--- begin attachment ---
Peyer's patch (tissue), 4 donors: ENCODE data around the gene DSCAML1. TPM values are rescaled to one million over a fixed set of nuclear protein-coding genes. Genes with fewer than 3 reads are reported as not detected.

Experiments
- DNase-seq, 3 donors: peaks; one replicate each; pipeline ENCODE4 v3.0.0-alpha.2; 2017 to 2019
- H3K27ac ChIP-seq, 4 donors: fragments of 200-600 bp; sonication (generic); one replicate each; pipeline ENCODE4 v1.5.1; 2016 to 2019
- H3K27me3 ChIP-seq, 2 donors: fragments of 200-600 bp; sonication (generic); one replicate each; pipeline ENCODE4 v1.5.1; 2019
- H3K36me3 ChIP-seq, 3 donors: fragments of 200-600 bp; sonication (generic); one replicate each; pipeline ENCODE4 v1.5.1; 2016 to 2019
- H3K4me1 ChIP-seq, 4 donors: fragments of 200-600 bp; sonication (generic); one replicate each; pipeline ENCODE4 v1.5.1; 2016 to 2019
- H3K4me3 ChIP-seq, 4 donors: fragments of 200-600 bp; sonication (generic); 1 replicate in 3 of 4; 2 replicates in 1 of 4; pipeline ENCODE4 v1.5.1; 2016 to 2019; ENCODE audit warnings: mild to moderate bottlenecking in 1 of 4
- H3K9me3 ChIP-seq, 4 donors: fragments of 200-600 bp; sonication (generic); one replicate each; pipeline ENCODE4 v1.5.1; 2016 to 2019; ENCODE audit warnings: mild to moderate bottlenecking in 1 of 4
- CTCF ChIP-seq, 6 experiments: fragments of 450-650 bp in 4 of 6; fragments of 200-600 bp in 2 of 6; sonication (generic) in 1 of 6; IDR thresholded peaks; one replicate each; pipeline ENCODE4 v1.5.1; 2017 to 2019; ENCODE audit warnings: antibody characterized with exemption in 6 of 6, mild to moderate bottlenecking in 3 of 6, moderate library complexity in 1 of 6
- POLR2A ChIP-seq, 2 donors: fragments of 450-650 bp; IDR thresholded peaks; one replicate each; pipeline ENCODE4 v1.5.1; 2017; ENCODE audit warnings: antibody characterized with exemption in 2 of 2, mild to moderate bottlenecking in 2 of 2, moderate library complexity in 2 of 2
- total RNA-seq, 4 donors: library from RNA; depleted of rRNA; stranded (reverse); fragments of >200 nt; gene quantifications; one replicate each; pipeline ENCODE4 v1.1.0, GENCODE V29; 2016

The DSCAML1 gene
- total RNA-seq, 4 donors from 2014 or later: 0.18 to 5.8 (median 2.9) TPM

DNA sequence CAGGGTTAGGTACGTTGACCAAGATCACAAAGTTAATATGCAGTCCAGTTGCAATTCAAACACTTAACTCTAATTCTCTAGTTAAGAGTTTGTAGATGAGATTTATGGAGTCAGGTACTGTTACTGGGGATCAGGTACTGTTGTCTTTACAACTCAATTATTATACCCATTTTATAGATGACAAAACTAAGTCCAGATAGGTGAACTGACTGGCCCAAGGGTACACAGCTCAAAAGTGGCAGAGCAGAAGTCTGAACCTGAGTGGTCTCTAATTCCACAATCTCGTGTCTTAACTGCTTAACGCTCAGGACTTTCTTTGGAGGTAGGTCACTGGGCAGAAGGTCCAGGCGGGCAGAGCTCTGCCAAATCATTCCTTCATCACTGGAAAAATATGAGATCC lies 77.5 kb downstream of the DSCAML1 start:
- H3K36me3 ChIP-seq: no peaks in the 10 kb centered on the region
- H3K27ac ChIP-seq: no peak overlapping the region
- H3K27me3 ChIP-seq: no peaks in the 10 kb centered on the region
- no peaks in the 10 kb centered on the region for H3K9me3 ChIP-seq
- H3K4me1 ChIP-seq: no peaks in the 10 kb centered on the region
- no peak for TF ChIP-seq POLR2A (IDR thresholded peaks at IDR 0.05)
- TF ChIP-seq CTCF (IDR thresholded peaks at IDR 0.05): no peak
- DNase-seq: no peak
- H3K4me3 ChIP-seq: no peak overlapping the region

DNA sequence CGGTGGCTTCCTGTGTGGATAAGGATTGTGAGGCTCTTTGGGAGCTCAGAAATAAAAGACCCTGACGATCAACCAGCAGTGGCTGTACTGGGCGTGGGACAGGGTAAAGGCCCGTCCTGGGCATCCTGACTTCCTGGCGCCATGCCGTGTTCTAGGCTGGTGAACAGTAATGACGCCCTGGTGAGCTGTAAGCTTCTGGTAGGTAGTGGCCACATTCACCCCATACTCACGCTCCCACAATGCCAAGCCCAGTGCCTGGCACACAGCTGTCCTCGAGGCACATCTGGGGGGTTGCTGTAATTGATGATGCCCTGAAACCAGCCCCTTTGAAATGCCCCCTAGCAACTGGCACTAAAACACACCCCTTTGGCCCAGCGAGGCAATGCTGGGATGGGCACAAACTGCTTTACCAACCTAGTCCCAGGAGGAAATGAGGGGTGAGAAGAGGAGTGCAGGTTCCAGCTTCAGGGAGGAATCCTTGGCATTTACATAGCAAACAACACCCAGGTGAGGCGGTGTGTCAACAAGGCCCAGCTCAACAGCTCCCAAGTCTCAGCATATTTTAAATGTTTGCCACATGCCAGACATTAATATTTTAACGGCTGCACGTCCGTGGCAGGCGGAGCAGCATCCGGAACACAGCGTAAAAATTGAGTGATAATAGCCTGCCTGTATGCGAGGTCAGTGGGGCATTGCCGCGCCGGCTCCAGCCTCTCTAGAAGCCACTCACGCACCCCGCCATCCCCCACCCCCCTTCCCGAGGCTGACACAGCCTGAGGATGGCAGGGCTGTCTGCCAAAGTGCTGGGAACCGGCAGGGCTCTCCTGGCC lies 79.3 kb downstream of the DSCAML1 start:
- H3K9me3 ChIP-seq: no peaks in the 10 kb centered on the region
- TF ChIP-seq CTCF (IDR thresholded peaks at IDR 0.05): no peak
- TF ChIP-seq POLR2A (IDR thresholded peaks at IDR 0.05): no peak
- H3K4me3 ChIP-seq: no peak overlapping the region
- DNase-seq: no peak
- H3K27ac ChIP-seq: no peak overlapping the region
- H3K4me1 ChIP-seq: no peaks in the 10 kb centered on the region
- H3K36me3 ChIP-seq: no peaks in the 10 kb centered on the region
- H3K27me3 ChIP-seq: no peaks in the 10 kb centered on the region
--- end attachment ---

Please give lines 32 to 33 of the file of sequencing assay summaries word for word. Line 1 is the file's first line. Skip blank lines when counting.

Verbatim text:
- H3K4me1 ChIP-seq: no peaks in the 10 kb centered on the region
- H3K36me3 ChIP-seq: no peaks in the 10 kb centered on the region